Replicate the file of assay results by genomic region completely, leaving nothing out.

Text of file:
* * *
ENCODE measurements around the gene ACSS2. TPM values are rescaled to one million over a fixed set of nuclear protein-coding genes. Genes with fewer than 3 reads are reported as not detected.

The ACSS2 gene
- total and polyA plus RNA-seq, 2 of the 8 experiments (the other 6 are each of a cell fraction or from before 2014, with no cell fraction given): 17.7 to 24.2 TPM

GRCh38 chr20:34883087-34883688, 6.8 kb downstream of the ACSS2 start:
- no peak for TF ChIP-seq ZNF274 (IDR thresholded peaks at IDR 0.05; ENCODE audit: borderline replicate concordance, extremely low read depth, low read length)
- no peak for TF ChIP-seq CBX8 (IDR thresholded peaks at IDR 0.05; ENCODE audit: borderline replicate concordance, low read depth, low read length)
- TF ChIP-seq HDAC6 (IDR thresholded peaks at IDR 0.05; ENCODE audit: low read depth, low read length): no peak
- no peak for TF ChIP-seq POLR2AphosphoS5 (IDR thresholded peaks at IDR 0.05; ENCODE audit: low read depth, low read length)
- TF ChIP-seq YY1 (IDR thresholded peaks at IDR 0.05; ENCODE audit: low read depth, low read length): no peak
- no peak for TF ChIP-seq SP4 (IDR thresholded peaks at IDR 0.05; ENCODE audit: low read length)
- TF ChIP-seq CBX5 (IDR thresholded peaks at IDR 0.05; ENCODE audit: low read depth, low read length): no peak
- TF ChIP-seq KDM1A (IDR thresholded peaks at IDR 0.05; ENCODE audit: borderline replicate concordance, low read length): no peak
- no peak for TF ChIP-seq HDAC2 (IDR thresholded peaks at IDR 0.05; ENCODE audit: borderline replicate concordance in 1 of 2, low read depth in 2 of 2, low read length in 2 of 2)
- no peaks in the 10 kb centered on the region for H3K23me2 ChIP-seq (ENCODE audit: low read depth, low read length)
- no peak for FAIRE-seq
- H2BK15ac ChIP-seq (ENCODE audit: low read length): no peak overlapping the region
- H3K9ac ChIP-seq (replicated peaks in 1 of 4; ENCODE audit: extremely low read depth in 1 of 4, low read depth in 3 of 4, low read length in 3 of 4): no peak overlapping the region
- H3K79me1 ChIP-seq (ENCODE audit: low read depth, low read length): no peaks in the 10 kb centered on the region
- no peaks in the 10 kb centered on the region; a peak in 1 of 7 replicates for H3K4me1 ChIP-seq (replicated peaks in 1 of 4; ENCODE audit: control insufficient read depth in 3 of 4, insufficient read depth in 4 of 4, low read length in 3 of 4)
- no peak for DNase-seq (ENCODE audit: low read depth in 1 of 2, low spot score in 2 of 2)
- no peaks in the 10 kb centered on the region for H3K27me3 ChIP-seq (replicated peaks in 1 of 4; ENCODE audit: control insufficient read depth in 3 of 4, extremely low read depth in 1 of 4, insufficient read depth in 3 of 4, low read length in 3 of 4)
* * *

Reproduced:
ENCODE measurements around the gene ACSS2. TPM values are rescaled to one million over a fixed set of nuclear protein-coding genes. Genes with fewer than 3 reads are reported as not detected.

The ACSS2 gene
- total and polyA plus RNA-seq, 2 of the 8 experiments (the other 6 are each of a cell fraction or from before 2014, with no cell fraction given): 17.7 to 24.2 TPM

GRCh38 chr20:34883087-34883688, 6.8 kb downstream of the ACSS2 start:
- no peak for TF ChIP-seq ZNF274 (IDR thresholded peaks at IDR 0.05; ENCODE audit: borderline replicate concordance, extremely low read depth, low read length)
- no peak for TF ChIP-seq CBX8 (IDR thresholded peaks at IDR 0.05; ENCODE audit: borderline replicate concordance, low read depth, low read length)
- TF ChIP-seq HDAC6 (IDR thresholded peaks at IDR 0.05; ENCODE audit: low read depth, low read length): no peak
- no peak for TF ChIP-seq POLR2AphosphoS5 (IDR thresholded peaks at IDR 0.05; ENCODE audit: low read depth, low read length)
- TF ChIP-seq YY1 (IDR thresholded peaks at IDR 0.05; ENCODE audit: low read depth, low read length): no peak
- no peak for TF ChIP-seq SP4 (IDR thresholded peaks at IDR 0.05; ENCODE audit: low read length)
- TF ChIP-seq CBX5 (IDR thresholded peaks at IDR 0.05; ENCODE audit: low read depth, low read length): no peak
- TF ChIP-seq KDM1A (IDR thresholded peaks at IDR 0.05; ENCODE audit: borderline replicate concordance, low read length): no peak
- no peak for TF ChIP-seq HDAC2 (IDR thresholded peaks at IDR 0.05; ENCODE audit: borderline replicate concordance in 1 of 2, low read depth in 2 of 2, low read length in 2 of 2)
- no peaks in the 10 kb centered on the region for H3K23me2 ChIP-seq (ENCODE audit: low read depth, low read length)
- no peak for FAIRE-seq
- H2BK15ac ChIP-seq (ENCODE audit: low read length): no peak overlapping the region
- H3K9ac ChIP-seq (replicated peaks in 1 of 4; ENCODE audit: extremely low read depth in 1 of 4, low read depth in 3 of 4, low read length in 3 of 4): no peak overlapping the region
- H3K79me1 ChIP-seq (ENCODE audit: low read depth, low read length): no peaks in the 10 kb centered on the region
- no peaks in the 10 kb centered on the region; a peak in 1 of 7 replicates for H3K4me1 ChIP-seq (replicated peaks in 1 of 4; ENCODE audit: control insufficient read depth in 3 of 4, insufficient read depth in 4 of 4, low read length in 3 of 4)
- no peak for DNase-seq (ENCODE audit: low read depth in 1 of 2, low spot score in 2 of 2)
- no peaks in the 10 kb centered on the region for H3K27me3 ChIP-seq (replicated peaks in 1 of 4; ENCODE audit: control insufficient read depth in 3 of 4, extremely low read depth in 1 of 4, insufficient read depth in 3 of 4, low read length in 3 of 4)